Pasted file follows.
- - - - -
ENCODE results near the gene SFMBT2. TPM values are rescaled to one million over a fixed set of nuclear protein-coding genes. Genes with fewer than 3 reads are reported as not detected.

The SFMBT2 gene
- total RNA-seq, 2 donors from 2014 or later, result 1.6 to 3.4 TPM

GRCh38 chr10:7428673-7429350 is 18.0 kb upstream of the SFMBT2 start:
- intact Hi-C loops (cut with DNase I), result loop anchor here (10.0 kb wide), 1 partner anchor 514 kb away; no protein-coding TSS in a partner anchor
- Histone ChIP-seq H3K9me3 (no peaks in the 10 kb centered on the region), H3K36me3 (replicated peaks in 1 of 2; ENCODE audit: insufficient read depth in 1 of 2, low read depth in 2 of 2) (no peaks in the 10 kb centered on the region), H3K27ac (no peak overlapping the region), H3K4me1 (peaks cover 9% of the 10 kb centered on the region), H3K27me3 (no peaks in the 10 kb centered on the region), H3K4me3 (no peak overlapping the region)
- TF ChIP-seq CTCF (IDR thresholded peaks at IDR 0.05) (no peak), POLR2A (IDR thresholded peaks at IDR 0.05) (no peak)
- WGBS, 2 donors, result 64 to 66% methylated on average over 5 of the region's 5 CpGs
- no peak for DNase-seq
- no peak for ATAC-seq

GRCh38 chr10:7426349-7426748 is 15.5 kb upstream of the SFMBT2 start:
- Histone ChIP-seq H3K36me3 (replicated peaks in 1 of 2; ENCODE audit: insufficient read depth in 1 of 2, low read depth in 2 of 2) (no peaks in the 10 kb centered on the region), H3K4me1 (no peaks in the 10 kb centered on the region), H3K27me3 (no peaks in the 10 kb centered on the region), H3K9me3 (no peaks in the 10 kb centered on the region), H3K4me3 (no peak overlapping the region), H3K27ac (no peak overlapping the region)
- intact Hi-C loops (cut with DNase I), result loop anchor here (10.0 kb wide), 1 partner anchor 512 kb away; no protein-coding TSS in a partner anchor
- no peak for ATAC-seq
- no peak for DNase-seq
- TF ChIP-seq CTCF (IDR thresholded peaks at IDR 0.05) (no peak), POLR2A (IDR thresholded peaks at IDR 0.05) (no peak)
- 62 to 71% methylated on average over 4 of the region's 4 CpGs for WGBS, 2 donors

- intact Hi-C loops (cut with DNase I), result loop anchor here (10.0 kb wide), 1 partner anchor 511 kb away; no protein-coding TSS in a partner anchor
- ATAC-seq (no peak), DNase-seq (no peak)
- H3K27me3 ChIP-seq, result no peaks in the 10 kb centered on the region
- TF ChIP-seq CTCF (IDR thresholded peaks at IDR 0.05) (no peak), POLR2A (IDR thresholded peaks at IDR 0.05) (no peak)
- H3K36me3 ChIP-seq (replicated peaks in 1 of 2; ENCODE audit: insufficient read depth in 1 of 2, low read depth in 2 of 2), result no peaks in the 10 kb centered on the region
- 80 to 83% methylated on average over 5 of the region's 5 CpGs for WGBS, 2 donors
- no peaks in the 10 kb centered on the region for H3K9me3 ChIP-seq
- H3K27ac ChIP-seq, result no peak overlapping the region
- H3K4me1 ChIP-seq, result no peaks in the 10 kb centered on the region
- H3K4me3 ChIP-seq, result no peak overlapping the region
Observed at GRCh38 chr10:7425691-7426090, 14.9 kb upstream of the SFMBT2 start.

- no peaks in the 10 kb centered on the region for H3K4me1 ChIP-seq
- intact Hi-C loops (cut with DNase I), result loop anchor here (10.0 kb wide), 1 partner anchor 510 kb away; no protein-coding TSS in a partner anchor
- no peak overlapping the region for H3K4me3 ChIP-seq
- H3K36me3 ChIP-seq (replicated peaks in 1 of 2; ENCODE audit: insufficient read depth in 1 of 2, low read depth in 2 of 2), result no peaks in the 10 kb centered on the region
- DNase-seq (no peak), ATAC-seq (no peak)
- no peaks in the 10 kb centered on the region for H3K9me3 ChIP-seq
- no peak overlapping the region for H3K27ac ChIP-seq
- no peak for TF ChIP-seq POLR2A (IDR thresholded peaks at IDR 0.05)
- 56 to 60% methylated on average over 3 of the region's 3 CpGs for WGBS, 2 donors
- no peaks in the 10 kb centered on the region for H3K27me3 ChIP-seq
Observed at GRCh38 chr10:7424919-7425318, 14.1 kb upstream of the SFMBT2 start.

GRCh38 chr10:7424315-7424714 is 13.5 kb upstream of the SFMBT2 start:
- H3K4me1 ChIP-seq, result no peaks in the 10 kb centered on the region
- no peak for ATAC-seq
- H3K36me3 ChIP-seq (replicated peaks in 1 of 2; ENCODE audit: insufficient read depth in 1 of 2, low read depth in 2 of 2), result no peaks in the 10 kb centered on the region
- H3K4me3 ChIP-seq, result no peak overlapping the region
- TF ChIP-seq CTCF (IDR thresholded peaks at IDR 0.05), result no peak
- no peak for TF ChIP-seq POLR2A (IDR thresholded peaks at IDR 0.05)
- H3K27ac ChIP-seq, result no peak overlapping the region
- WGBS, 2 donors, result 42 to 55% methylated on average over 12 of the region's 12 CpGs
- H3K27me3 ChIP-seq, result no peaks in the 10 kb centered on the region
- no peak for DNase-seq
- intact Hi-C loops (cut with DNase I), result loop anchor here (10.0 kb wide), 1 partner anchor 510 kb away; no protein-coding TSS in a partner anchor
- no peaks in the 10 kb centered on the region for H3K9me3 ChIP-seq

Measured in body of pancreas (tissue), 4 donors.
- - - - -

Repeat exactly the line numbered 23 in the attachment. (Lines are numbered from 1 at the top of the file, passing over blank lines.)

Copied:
- 80 to 83% methylated on average over 5 of the region's 5 CpGs for WGBS, 2 donors